Agencies are stepping up to the plate and contributing active intelligence to threat sharing programs, a big step on the long and challenging path to effective cybersecurity information sharing.
Both government and industry have recognized for years that cooperation is necessary to defend against increasingly sophisticated, organized and well-resourced cyber adversaries. Sharing of threat information has been hampered by a lack of trust, however. Companies often are reluctant to share with competitors and even with partners. And everyone has been reluctant to share with government, which has been hesitant to share with the private sector.
Effective information sharing is beginning to occur
But cracks finally are appearing in these walls and effective information sharing is beginning to occur. Government agencies are taking a more active part in sharing programs, and technical standards for sharing across broader communities of interest are being developed.
Overcoming the fear of Big Brother
The role of government in sharing security information has been problematic. The federal government operates large IT enterprises and is charged with defending the nation’s critical infrastructure, making it both a prime source and consumer of threat intelligence. But concerns about liability, privacy and competition have made companies reluctant to provide information to government. Agencies, in turn, have been unwilling to share their own sensitive information.
This has resulted in barriers to getting information into the hands of those who need it. Ron Gula, in an opinion piece for the Christian Science Monitor’s Passcode published in October 2015, advocated greater government transparency in its cybersecurity efforts, saying that “security through obscurity” is not an effective policy.
The Homeland Security Department’s Automated Indicator Sharing (AIS) program has recently emerged as an enabler for sharing. AIS is a voluntary hub for exchanging information among public and private sector organizations. It began receiving and disseminating threat indicators in March, and according to reports some 40 companies and 10 agencies have signed on with AIS.
The government’s willingness to give as well as receive goes a long way toward building trust
Interestingly, the agencies are supplying most of the information and companies primarily are consumers. This demonstration of the government’s willingness to give as well as receive goes a long way toward building trust.
Building on standards
Sharing works best in formal programs with trusted partners and established policies and practices. Toward this end, technical standards and best practices are being developed by both government and industry.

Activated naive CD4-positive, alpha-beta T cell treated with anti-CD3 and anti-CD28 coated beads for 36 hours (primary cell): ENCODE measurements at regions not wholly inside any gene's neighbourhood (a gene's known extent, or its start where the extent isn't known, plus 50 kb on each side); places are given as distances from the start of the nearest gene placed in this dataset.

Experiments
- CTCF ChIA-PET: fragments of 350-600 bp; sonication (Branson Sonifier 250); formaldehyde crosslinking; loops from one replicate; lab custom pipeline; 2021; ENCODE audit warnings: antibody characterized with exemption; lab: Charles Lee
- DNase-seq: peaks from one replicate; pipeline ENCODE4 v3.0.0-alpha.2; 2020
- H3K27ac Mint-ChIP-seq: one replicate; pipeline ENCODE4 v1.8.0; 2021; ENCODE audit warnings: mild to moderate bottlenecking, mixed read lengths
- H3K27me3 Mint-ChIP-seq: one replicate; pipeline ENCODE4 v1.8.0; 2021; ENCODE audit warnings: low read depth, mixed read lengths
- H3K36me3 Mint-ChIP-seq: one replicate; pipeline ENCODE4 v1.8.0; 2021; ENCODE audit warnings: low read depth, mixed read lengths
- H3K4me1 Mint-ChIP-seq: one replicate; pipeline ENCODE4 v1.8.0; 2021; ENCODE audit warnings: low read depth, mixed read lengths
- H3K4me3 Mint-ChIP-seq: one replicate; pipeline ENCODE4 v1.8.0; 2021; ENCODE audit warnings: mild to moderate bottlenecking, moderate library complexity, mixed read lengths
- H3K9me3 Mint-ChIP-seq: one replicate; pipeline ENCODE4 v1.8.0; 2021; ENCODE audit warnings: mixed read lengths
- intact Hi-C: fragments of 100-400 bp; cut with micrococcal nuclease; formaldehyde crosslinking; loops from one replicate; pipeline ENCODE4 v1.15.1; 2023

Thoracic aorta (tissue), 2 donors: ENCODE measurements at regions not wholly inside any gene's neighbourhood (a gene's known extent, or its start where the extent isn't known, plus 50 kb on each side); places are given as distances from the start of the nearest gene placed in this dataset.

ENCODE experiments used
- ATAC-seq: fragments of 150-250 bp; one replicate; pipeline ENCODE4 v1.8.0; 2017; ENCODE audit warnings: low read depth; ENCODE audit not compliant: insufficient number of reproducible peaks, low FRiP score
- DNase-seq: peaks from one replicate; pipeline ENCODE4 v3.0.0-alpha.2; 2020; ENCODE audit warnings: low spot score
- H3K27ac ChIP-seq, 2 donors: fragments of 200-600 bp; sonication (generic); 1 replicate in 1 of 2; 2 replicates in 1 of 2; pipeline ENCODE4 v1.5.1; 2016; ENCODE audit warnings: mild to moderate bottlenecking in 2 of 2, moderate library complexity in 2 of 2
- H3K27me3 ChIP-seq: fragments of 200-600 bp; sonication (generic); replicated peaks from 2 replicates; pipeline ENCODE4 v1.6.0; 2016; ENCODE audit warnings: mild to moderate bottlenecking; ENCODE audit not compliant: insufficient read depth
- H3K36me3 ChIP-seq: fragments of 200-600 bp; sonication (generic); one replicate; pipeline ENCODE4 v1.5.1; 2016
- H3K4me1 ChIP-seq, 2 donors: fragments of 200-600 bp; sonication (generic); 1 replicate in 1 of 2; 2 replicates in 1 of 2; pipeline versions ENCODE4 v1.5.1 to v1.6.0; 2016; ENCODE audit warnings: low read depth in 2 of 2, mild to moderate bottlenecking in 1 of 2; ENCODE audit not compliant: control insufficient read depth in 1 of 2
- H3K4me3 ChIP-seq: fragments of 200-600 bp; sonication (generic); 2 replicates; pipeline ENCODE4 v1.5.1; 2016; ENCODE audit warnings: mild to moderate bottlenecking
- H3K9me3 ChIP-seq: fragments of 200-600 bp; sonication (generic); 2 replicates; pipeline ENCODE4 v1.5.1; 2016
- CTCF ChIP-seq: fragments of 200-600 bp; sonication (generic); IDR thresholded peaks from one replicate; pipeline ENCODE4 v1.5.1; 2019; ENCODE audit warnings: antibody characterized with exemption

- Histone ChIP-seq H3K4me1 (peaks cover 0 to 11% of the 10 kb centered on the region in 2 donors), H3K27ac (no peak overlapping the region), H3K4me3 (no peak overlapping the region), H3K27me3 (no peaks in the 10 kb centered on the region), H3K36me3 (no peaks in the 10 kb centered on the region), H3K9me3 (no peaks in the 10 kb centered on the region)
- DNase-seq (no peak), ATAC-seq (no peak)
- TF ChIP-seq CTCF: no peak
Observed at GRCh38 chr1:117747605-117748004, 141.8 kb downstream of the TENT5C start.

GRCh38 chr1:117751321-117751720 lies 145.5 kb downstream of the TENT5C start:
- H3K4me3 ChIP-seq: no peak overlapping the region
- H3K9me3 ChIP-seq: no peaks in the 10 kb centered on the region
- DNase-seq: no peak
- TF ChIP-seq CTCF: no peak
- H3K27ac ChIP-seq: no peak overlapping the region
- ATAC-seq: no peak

Sharing works best in formal programs with trusted partners and established policies and practices
One of the challenges of sharing cybersecurity intelligence is that it is likely to contain sensitive information that can reveal things about the source of the intelligence, resulting in risks to confidentiality, privacy and liability. To help limit these risks, the National Institute of Standards and Technology has released Special Publication 800-150, a Guide to Cyber Threat Information Sharing.
“By exchanging cyber threat information within a sharing community, organizations can leverage the collective knowledge, experience, and capabilities to gain a more complete understanding of the threats the organization may face,” the authors write. They provide a list of recommendations for establishing information-sharing programs, relationships and capabilities.
As NIST points out, info sharing works best within communities, and industry-specific Information Sharing and Analysis Centers (ISACs) have been operating since 1999. There now are more than 20 ISACs sharing information. The administration now has broadened the criteria defining an info-sharing community beyond industry sectors under a 2015 executive order. According to DHS, new Information Sharing and Analysis Organizations (ISAOs) will accommodate groups that do not fit neatly into the sector-based ISAC structure.
“ISAOs may allow organizations to robustly participate in DHS information sharing programs even if they do not fit into an existing critical infrastructure sector, seek to collaborate with other companies in different ways (regionally, for example), or lack sufficient resources to share directly with the government,” DHS said.
A new ISAO Standards Organization has published the first set of voluntary standards for setting up private-sector ISAOs.
Continuing the progress on the path to information sharing requires participation. Contributing and using cybersecurity information not only can help improve your agency’s cybersecurity posture, but helps create a more secure cyber ecosystem. To learn more about the best practices and standards for information sharing, you can read the publications from NIST and the ISAO Standards Organization.
To participate, check the resources at the DHS Automated Indicator Sharing program or the National Council of ISACs. A series of public meetings and workshops are being held to kick off the new ISAOs. Learn more about them at DHS or the ISAO Standards Organization.
While much work remains, the cybersecurity balance seems to be tipping away from self-interest to cooperation and that’s a good thing. After all, we’re all in this together.